There's some disagreement about whether The Temptations were ever able to rock the psychedelic soul sound that Norman Whitfield insisted on when producing some of their albums in this era. Although the singers themselves were never really that into it, it doesn't show in records like this and Pschedelic Shack. The lineup for Solid Rock features the glaring absence of vocalists Paul Williams and Eddie Kendricks, the former who had broken down from alcoholism-related complications and the latter who had been the complement to increasing tension with Whitfield and the label. Richard Street and Damon Harris tried to fill the shoes, but the vocals are outshined by the funky psychedelic solos and swell sounds that characterize much of the album. Indeed, one occasionally tires of the relentless falsetto. Yet the singing shines through on "What It Is" and "Take a Look Around", and the cover of "Ain't No Sunshine" is one of the better renditions that tune has seen (and there are many). The whole album seems torn between two thoughts, the psychedlic funk which Whitfield was forcing the singers to embrace and the friendly grooves they rightly own, like "It's Summer". Regardless, it's a pity that the drama surrounding the album (bitterness towards Kendricks is almost tangible in "Superstar") has led many listeners to discount one of my first favorite Temptations records. Do give it a shot.


1. Take a Look Around
2. Ain't No Sunshine
3. Stop The War Now
4. What It Is
5. Smooth Sailing From Now On
6. Superstar (Remember How You Got Where You Are)
7. It's Summer
8. The End Of Our Road

Gordy, 1972


Sunday, December 6, 2009

John Coltrane - Giant Steps (1960) (320)

Giant Steps might be the best showcase for Coltrane's virtuosity and incredible harmonic vocabulary. Trane burns through the title track, a piece with a chord progression so complex that it has become infamous over the years, and since dubbed "Coltrane changes". His solo in "Giant Steps" seems effortless despite the difficult progression and fast tempo. Contrast this with his playing in "Naima", a ballad Trane wrote for his first wife, Juanita Naima (he married Alice in the mid-60's). The recording sessions of Giant Steps span a couple months of 1959, and Coltrane uses several different lineups.


1. Giant Steps
2. Cousin Mary
3. Countdown
4. Spiral
5. Syeeda's Song Flute
6. Naima
7. Mr. P.C.
8. Giant Steps (Alternate Version 1)
9. Naima (Alternate Version 1)
10. Cousin Mary (Alternate Take)
11. Countdown (Alternate Take)
12. Syeeda's Song Flute (Alternate Take)
13. Giant Steps (Alternate Version 2)
14. Naima (Alternate Version 2)
15. Giant Steps (Alternate Take)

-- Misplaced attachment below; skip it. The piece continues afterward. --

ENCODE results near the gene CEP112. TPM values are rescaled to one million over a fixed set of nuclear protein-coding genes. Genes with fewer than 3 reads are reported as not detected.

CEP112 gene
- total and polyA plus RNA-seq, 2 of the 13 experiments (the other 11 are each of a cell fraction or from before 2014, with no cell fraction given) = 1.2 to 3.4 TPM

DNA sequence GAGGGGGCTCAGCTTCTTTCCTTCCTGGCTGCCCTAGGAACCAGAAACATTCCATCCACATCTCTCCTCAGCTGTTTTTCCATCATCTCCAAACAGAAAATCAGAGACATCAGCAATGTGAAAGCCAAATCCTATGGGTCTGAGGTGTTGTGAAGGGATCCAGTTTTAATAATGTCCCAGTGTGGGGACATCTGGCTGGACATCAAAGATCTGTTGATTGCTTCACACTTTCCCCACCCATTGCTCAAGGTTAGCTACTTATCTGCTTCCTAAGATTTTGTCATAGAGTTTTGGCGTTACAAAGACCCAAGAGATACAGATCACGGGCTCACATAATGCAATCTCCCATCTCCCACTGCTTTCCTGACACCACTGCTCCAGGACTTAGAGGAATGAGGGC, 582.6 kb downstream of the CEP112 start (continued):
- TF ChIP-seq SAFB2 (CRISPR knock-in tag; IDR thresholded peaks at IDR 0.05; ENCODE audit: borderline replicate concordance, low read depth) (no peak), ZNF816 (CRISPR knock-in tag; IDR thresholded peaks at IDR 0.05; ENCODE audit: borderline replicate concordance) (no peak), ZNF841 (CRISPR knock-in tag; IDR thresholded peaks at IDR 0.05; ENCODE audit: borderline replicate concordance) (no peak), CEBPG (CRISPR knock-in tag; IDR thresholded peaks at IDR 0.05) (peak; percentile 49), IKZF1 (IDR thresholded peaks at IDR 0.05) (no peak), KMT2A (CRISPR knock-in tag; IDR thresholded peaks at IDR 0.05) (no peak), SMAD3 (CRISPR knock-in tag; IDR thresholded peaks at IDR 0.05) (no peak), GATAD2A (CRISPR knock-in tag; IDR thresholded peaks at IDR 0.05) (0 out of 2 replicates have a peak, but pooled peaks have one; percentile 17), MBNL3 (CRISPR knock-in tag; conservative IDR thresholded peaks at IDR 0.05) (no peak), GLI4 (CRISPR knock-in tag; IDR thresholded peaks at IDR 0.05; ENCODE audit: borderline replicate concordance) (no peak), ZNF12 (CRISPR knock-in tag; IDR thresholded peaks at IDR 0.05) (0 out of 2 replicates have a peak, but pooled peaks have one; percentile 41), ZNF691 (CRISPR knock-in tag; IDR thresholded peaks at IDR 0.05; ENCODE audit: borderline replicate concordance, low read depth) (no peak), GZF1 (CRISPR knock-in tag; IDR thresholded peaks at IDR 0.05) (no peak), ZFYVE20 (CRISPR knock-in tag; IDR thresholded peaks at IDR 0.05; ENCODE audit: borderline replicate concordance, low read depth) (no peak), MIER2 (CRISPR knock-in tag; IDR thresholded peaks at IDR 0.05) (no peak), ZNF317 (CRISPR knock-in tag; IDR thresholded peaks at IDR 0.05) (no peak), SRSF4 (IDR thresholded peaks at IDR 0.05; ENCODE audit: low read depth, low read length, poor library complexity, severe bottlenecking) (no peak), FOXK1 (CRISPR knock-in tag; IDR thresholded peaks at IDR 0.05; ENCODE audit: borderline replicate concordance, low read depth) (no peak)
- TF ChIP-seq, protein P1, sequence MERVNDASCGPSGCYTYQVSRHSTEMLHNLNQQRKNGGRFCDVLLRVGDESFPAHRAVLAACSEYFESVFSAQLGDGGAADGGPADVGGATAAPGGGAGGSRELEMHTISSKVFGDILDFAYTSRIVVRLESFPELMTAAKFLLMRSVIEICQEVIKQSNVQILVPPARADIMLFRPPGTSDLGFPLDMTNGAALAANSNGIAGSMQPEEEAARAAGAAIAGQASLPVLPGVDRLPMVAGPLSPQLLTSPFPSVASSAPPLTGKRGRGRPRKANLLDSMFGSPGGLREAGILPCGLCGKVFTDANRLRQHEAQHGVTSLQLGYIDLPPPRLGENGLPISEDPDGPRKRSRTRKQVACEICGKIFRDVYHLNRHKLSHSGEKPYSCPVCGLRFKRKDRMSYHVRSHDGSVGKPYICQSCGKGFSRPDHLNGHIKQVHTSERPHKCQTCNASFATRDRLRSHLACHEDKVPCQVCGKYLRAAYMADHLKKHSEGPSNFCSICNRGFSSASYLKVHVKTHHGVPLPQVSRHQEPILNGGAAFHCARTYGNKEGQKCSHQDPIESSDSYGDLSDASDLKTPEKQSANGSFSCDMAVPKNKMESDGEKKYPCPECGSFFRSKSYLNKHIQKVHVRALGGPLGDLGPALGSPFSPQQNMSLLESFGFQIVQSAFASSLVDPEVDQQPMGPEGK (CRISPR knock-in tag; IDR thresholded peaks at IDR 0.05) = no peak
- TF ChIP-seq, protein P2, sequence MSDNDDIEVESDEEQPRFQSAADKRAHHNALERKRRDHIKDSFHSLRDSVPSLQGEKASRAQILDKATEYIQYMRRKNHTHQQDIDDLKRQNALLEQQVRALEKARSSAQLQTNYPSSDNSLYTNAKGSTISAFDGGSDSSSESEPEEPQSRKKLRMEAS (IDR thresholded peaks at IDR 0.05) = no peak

Recorded May 4 and May 5, 1959: main take tracks 1–5, 7; alternative take tracks 10–12, and additional alternative track 15.

John Coltrane — tenor saxophone
Tommy Flanagan — piano
Paul Chambers — bass
Art Taylor — drums

Recorded December 2, 1959: main take track 6

Wynton Kelly — piano
Jimmy Cobb — drums

Recorded April 1 (March 26 according to Rhino liner notes) 1959: alternative tracks 8 and 9, and additional alternative tracks 13 and 14

Cedar Walton — piano
Lex Humphries — drums

Wednesday, December 2, 2009

Cam'ron - Purple Haze (2004) (320)

Remember when Dipset was running shit? When purple furs accompanied "no homo" and vice versa? When 8th graders in Harlem imagined a better educational system? Although the Diplomats released plenty of ill-conceived, even downright irrational music throughout the years (Dipset X-Mas for starters) the shiny, anthemic style which Cam and his crew perfected is at its peak on this album. Cam'ron's extended and at times bizarre rhyme choices are in delicious harmony with the absolutely ludicrous claims regarding a) cocaine and b) wealth. Almost every track is a winner, but highlights include pre-asshole Kanye production on "Down and Out" and "Dipset Forever", the anthem-turned-storytelling-rap track "Harlem Streets", the gallant "Killa Cam" and of course the single that started more than a year's hype, "Get 'Em Girls". This album is also a reminder why hip hop skits are at once unbearable and necessary (e.g. "I'm A Chicken Head")


1. Intro
2. More Gangsta Music (feat. Juelz Santana)
3. Get Down
4. Welcome to Purple Haze (Skit)
5. Killa Cam
6. Leave Me Alone pt. 2
7. Down and Out (feat. Kanye West & Syleena Johnson)
8. Harlem Streets
9. Rude Boy (Skit)
10. Girls (feat. Mona Lisa)
11. I'm A Chicken Head (Skit)
12. Soap Opera
13. O.T. (Skit)
14. Bubble Music
15. More Reasons (feat. Jaheim)
16. The Block (Skit)
17. The Dope Man (feat. Jim Jones)
18. Family Ties (feat. Nicole Wray)
19. Adrenaline (feat. Twista & Psycho Drama)
20. Hey Lady (feat. Freekey Zeekey)
21. Shake (feat. J.R. Writer)
22. Get 'Em Girls (feat. J.R. Writer)
23. Dipset Forever
24. Take 'Em To Church (feat. Juelz Santana & Un Kasa)